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The Maplewood: ‘We’re very accustomed to handling this kind of thing’

Maplewood’s Greg Chambery shares how the nursing home is managing COVID-19


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Many are concerned about their loved ones living in nursing homes during the coronavirus pandemic, as the illness poses a higher risk for the elderly. To reassure people that their loved ones are in good hands, Greg Chambery, head administrator of The Maplewood (located at 100 Daniel Drive, Webster), shared a video on the nursing home website and across social media explaining how they are managing the COVID-19 situation.

Below are some of the frequently asked questions addressed in the video and Chambery’s responses to them.

What if my loved one gets sick?

“The thing about this virus is, for the purposes of long-term care and for folks who live in a nursing home, we’re very accustomed to handling this kind of thing,” Chambery says in the video. “So for us, it’s not new.”

“It’s the same as if we were to have a case of the common flu that goes around.”

When Maplewood does tackle the “common flu,” Chambery says they have inoculations that 100% of employees AND 100% of residents receive. So this year, “we haven’t seen as much of that as we used to,” said Chambery.

Unfortunately, with the coronavirus, there is not yet a vaccine. But although Maplewood staff can’t get ahead of the virus, they address any case of sickness the same.

“So if this does come up, we’re still used to it because we immediately treat the situation as if the person has it,” Chambery explained. “We don’t wait and say, ‘Well, we’ll see when the testing comes back.’ That’s not how you handle this kind of thing.”

Even if it is not known whether someone in fact has the coronavirus when he or she is sick, Chambery said the door to the room is kept closed at all times to prevent the illness from spreading.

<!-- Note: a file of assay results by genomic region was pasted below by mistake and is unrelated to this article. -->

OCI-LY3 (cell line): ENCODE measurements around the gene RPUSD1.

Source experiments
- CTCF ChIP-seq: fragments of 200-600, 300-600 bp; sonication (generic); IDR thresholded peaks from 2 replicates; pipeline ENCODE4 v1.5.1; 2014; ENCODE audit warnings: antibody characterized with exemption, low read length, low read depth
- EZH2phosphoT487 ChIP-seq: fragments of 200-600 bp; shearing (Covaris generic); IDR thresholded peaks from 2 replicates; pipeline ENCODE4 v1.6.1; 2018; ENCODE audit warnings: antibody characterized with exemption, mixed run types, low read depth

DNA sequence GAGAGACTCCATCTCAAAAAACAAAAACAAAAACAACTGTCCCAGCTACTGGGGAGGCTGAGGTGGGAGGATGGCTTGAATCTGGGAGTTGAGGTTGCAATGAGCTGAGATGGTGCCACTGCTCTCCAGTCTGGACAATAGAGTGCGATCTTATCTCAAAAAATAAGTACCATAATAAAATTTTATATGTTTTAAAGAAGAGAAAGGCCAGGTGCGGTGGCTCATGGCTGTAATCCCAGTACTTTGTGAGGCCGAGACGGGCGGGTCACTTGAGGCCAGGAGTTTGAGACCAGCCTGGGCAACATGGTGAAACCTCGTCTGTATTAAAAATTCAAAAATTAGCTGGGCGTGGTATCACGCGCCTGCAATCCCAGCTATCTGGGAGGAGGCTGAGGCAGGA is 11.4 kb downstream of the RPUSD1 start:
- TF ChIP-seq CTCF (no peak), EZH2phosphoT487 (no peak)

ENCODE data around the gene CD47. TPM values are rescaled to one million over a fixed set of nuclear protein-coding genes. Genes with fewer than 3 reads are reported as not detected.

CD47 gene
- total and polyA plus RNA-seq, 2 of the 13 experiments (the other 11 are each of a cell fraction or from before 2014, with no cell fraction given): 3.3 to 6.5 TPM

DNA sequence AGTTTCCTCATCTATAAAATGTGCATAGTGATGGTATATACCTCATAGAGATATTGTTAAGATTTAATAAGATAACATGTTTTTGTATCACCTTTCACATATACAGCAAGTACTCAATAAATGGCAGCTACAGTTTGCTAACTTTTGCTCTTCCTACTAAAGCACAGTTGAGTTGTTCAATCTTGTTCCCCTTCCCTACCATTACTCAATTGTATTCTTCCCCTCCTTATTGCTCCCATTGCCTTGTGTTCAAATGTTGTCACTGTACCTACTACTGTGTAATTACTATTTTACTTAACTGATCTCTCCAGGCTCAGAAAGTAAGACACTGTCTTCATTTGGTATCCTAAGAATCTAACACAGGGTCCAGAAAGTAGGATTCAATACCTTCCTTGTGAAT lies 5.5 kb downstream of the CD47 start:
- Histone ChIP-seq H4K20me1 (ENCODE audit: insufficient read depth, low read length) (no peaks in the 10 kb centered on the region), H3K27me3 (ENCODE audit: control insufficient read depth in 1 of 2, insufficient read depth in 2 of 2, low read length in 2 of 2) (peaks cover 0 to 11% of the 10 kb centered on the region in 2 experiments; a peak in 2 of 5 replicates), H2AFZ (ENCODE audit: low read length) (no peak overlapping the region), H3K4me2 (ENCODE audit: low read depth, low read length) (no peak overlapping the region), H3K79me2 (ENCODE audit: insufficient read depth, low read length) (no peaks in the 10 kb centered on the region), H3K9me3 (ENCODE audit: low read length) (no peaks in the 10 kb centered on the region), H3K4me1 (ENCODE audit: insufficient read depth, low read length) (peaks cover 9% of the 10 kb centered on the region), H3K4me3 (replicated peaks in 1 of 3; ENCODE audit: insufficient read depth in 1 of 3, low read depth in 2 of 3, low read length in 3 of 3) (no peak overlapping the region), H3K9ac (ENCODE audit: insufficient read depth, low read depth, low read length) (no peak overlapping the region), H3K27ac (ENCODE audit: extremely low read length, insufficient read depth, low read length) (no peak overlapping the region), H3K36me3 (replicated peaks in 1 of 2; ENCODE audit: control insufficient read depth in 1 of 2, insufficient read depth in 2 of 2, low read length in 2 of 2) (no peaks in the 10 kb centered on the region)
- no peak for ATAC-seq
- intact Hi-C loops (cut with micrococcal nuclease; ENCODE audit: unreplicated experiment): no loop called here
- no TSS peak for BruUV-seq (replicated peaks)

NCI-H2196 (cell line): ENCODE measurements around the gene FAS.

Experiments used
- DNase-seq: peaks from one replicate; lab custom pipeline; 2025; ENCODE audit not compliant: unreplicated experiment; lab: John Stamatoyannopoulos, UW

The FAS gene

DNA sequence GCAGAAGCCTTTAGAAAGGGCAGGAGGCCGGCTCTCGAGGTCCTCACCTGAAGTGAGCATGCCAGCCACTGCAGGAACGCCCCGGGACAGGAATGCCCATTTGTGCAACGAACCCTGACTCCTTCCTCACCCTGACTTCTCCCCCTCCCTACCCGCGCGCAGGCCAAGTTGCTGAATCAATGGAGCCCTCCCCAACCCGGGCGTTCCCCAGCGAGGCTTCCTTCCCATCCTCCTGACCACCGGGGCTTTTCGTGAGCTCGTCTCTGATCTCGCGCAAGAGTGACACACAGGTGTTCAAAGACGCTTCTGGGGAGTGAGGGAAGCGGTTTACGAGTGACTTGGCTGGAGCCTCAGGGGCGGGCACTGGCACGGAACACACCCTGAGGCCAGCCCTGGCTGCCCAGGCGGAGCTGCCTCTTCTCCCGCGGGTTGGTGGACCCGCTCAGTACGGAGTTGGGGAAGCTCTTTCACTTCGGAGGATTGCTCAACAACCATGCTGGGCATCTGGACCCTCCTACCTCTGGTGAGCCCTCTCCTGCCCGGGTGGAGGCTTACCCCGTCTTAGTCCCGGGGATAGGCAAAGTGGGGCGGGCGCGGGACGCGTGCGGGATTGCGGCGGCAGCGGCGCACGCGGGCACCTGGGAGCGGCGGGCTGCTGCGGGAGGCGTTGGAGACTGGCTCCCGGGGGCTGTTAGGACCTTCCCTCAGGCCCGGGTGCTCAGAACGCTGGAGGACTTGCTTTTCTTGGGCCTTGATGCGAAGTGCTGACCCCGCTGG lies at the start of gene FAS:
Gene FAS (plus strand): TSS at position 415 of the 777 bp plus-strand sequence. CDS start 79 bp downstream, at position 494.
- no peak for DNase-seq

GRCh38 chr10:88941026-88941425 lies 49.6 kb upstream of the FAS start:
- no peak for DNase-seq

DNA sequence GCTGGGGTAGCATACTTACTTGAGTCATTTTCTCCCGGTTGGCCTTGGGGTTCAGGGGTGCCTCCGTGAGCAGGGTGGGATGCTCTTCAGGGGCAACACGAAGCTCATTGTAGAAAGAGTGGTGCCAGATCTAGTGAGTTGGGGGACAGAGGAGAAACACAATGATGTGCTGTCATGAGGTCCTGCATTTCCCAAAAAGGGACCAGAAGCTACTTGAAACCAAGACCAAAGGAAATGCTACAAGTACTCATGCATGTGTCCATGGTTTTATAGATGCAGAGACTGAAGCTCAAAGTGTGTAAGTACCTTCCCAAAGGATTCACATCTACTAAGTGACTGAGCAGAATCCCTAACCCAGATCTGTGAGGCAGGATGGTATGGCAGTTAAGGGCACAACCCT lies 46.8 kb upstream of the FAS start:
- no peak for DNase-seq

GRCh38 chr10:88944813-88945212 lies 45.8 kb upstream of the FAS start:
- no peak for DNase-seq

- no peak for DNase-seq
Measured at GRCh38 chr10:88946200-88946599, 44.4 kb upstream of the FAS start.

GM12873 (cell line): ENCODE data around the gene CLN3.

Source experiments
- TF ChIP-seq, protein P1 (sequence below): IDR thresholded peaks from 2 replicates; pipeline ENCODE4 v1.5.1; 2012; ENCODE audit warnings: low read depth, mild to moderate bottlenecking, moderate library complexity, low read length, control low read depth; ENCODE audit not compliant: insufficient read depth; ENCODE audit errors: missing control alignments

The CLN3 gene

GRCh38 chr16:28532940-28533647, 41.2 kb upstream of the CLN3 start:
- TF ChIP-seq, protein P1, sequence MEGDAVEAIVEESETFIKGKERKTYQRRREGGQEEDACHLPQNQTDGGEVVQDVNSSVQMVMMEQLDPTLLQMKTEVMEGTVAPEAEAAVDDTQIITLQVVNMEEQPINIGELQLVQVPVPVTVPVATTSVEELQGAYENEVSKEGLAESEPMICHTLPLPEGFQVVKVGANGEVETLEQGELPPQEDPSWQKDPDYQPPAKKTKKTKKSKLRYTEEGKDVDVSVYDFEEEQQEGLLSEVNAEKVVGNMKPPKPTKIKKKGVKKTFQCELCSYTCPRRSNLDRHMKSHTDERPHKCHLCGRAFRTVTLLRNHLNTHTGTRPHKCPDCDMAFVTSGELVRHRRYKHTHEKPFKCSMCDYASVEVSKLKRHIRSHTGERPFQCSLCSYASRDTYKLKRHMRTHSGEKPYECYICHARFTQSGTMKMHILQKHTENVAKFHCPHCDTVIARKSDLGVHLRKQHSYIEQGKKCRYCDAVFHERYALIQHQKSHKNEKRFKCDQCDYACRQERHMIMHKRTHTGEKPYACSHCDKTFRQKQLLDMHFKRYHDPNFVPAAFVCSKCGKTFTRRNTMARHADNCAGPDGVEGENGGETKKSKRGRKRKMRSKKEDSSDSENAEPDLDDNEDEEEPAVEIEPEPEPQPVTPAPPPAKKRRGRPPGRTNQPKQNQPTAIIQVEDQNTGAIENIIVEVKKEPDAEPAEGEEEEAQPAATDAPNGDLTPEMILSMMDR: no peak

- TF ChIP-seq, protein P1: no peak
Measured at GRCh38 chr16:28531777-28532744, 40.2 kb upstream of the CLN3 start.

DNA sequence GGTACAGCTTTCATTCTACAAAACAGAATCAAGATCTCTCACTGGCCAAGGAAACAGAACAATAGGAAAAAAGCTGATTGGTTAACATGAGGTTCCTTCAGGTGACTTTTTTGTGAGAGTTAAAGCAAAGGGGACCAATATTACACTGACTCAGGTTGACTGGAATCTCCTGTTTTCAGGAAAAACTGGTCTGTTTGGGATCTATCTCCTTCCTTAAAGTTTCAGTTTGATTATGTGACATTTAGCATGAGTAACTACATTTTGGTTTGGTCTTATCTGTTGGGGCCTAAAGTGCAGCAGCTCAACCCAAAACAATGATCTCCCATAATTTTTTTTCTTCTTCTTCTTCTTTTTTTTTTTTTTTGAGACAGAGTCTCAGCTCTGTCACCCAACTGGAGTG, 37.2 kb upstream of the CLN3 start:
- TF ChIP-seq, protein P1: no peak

Additionally, there is no cohabitation at the nursing home; every resident has his or her own private room.

Maplewood is protecting its employees as well, according to Chambery. Protective equipment is provided for employees to allow them to continue providing the necessary care to residents in a safe manner.

What is your greatest concern?

Chambery says his greatest concern at this point is that “we do the best job we possibly can to take care of all the residents that we have in our care as well as the employees.”

Are you able to get supplies and food?

Chambery assures people that all the nursing home’s food supplies are “coming in on time.” However, there are, in some cases, shortages of certain things, just as there have been at popular grocery and retail stores.

For example, the supply of bottled water is getting “a little tight,” according to Chambery.

“But in that particular case, we can go to the tap and just do things a little bit differently than we normally would,” said Chambery.

Another concern many have had is the supply of masks available to help protect people from the spread of the virus. As of right now, The Maplewood does not have a shortage of masks and has enough for at least several weeks, according to Chambery.

Chambery says the county’s office of emergency preparedness has been helpful in providing the nursing home with supplies such as hand sanitizers, masks, goggles, etc.

For the most part, Chambery says The Maplewood is not struggling in acquiring supplies.

What is happening at The Maplewood now?

Chambery says the only thing different from a typical day at the nursing home is that more people are wearing masks.